Consult, Don't Sell

So many of us know and understand how we like to be helped when it comes time to buy something. But, when we're on the other side, selling something, we don't often think in those same terms. The Golden Rule, a Biblical principle says: "Do unto others what you would have them do unto you." This holds true in sales. All of us in the sales and marketing arenas ought to be selling to others the way we, ourselves, like to be sold to.

The truth is, that no one really likes being sold to. What we all want is a trusted consultant who is objective, informative and honest with us when we're in a position to risk our time and money on a product or service. We buy because there's a benefit we desire for ourselves from that product or service. We want the best price for the right product or service that meets our need. Each of these is important to remember when you're on the other side of the equation, in the position of helping the buyer.

There are many keys to selling, but these are three of the most important ones that we all should remember when selling or marketing:

1. You Must Connect With People Before You Can Be Trusted To Help Guide Them.

Author, speaker and leadership guru, John Maxwell says that people must "know you care, before they care about what you know." The principle is clear in stating that, in order for someone to trust what you're telling them, there must be an understanding that you're in it for them, and not just for yourself. Find any good sales consultant and the first thing you'll notice when they meet you is that they intentionally try to identify and relate with you before offering help. If you're in a department store, that person might say something like, "I'm sorry sir, but I noticed you standing there looking a little unsure.

I know there's a lot of distractions and noise in this store. The truth is that I sometimes wish they would turn down the volume a bit myself. Is there something I can do right now to help you?" While this is a statement appropriate for a department store, the point it demonstrates is true for any situation. When you can identify with prospects/people at a human level, you will start to build their trust and increase their comfort level with you. An excellent way of establishing both rapport and credibility at the same time, is to relay similar challenges that you've had, or your customers have had, and how you learned and overcame them. Let the prospect know that you're real, and that you 'get it', and people will, in-turn, want to listen to your recommendations.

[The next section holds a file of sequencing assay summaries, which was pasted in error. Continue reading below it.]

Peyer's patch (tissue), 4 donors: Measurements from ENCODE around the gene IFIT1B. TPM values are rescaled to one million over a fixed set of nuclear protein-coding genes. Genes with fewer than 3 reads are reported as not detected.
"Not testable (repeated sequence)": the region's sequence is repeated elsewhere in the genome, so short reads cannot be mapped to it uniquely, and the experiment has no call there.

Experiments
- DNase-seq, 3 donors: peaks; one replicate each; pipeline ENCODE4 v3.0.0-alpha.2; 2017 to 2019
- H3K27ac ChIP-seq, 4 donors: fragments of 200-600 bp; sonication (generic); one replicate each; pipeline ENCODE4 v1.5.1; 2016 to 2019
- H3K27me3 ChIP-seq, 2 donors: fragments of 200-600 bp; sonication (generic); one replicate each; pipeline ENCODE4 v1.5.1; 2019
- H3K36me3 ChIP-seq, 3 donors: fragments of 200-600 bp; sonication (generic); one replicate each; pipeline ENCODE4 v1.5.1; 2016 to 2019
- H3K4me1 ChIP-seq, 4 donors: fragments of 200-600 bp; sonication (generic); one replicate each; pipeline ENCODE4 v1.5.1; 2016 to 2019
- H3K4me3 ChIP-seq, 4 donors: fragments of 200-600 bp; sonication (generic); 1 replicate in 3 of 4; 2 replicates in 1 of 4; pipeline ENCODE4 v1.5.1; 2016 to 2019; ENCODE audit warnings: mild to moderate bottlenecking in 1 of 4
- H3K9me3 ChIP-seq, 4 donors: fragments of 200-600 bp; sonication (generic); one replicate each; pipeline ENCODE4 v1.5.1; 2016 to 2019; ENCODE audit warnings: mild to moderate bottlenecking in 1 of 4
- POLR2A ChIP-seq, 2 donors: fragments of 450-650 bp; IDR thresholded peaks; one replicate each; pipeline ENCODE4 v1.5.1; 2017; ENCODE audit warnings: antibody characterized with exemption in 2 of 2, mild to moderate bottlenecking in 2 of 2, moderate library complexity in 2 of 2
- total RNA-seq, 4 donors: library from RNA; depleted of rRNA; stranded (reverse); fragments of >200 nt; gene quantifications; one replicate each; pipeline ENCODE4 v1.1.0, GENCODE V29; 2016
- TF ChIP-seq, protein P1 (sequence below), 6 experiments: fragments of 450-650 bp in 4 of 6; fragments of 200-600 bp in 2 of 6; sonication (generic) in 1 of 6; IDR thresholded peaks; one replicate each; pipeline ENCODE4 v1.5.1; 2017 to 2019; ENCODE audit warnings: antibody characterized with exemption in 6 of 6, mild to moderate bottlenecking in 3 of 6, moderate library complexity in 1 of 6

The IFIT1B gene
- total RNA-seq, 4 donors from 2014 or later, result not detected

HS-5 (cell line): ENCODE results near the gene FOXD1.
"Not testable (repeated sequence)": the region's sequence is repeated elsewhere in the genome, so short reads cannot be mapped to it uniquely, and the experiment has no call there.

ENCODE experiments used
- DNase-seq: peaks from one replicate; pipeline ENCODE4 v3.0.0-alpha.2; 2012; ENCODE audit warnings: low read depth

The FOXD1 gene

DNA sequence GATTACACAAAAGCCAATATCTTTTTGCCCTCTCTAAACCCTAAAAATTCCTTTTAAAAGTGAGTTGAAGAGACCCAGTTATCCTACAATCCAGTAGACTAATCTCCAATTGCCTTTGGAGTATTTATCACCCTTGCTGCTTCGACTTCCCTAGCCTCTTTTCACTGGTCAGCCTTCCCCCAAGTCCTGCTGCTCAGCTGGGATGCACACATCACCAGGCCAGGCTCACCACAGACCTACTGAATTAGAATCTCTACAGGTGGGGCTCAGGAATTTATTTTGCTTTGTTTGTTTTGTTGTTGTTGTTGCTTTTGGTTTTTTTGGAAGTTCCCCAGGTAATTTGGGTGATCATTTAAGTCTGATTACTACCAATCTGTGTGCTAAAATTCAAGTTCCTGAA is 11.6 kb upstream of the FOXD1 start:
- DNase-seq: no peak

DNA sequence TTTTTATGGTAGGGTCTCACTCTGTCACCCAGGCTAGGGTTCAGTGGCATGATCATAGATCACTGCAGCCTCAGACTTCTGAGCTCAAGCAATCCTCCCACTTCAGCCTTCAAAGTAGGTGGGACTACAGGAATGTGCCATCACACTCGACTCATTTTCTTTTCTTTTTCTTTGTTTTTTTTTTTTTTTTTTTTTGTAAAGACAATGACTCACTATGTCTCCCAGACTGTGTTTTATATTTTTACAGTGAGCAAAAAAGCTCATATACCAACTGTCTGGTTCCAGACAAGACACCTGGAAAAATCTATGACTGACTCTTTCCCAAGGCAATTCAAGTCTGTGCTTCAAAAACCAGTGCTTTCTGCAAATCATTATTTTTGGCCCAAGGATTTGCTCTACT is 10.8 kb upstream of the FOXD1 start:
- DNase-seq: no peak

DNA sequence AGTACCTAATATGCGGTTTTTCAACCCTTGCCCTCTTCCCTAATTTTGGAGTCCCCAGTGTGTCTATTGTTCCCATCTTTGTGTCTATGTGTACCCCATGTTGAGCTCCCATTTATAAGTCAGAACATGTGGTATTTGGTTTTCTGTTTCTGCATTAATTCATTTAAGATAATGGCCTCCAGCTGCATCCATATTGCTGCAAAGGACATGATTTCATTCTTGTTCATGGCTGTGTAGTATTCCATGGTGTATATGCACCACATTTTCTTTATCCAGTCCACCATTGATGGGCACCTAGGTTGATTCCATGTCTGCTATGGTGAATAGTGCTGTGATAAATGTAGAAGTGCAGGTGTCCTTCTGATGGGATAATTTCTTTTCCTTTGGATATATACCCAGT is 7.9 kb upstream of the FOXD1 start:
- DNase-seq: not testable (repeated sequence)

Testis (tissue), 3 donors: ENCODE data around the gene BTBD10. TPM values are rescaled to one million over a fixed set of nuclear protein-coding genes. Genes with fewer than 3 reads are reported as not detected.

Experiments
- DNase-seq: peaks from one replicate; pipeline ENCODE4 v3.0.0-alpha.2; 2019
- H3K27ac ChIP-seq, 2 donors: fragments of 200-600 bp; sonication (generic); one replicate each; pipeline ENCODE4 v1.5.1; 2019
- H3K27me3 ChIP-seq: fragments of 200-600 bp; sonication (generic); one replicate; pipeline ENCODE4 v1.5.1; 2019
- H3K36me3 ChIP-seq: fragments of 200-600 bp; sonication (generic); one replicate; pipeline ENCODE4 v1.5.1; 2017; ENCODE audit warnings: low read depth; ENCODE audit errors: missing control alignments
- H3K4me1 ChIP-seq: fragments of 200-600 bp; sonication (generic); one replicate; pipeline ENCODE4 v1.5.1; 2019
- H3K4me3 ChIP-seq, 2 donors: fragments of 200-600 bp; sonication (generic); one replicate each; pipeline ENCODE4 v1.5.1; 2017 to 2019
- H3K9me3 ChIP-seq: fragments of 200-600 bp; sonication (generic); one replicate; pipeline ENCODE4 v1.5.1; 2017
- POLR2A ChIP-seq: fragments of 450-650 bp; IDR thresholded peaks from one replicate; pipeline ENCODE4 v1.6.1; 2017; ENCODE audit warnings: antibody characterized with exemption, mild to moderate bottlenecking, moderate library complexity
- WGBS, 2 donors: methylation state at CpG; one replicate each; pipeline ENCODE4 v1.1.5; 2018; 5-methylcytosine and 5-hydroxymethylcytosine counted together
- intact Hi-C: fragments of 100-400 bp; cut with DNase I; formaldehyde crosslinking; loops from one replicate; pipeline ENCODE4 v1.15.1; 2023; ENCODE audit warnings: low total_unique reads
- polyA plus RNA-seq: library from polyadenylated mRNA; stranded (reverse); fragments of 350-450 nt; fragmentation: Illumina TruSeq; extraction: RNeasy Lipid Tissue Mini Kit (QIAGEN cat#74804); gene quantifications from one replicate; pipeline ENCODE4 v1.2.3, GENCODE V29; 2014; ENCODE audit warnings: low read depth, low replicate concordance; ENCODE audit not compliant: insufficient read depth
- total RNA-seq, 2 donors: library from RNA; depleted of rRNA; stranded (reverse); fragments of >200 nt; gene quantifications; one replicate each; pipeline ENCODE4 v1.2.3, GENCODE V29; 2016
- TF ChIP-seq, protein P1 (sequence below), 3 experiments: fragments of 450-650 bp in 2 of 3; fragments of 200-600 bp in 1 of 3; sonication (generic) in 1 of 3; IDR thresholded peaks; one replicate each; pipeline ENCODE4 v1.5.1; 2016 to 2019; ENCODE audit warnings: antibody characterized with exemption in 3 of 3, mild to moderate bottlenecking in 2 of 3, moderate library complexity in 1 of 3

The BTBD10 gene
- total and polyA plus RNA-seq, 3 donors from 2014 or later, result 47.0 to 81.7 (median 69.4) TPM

2. People Buy For Their Own Reasons, Not the Salesman's.

None of us walk into a store or go online for a service and think, "OK, how can I help this company make money." The truth is that we buy based on what the individual products or services will do for us: offer peace of mind, a desired experience, save us time or money, or improve our lives in some tangible way. The Sandler Sales Institute, a nationally recognized professional sales training organization that I was fortunate to attend says that, "People buy emotionally and justify intellectually." So, if you're a TV salesman and you ask a customer, "Sir, what interests you about this particular model?" the customer will typically respond with something intellectual like, "Well, this one comes in the size I need and has the functionality I'm looking for." While this might be true, what the prospect won't say is that the reason why they want the really big, expensive Sony model is actually because they think the shiny design is amazing, and the feeling of joy and exhilaration they're going to have while watching the game in full clarity is worth the money. What we need to do as sales consultants and marketers is to ask the right questions and get to the bottom of what is really driving the person to buy. Focus on the prospects true motivations rather than projecting your own reasons on them or accepting any of their initial intellectual, boilerplate responses.

3. Price Is Important, But It Is Not The Most Important Factor.

Continuing with the illustration above, the prospect/person seeks the Sony TV for the experience it will provide him. Therefore, if you were to try and talk that particular customer into going with the less attractive, budget model by a brand he didn't recognize based on the fact that the price was better (and by the way, your margins are better on it too), chances are that you would lose both the customer's trust and their business. That's because you totally misunderstood his reasons for buying. I realize that it is counter intuitive, particularly in the current economic climate, to think that people don't buy things primarily on price, but it's a fact. Marketers often focus on the value a product or service provides because it's a slightly better approach for addressing both the emotional and the intellectual factors of a purchase. Case in point: Consider why people buy Toyotas over Hyundais even though Hyundais have longer warranties, nearly equivalent gas mileage and safety ratings, not to mention, equally high customer satisfaction ratings over the last 5 years. The price of Hyundai automobiles is often 15-20% less than an equivalent model Toyota. I would submit to you that, along with resale value (which is a direct result of the public's preference for Toyotas), the reason why people buy Toyotas is the peace of mind it offers them, not to mention, the brand name.

The bottom line is that when you understand the three principles above, you can begin to approach every engagement with a sense of what is important to prospects/people and start responding to their needs more like a consultant...more like a people-centric marketer.

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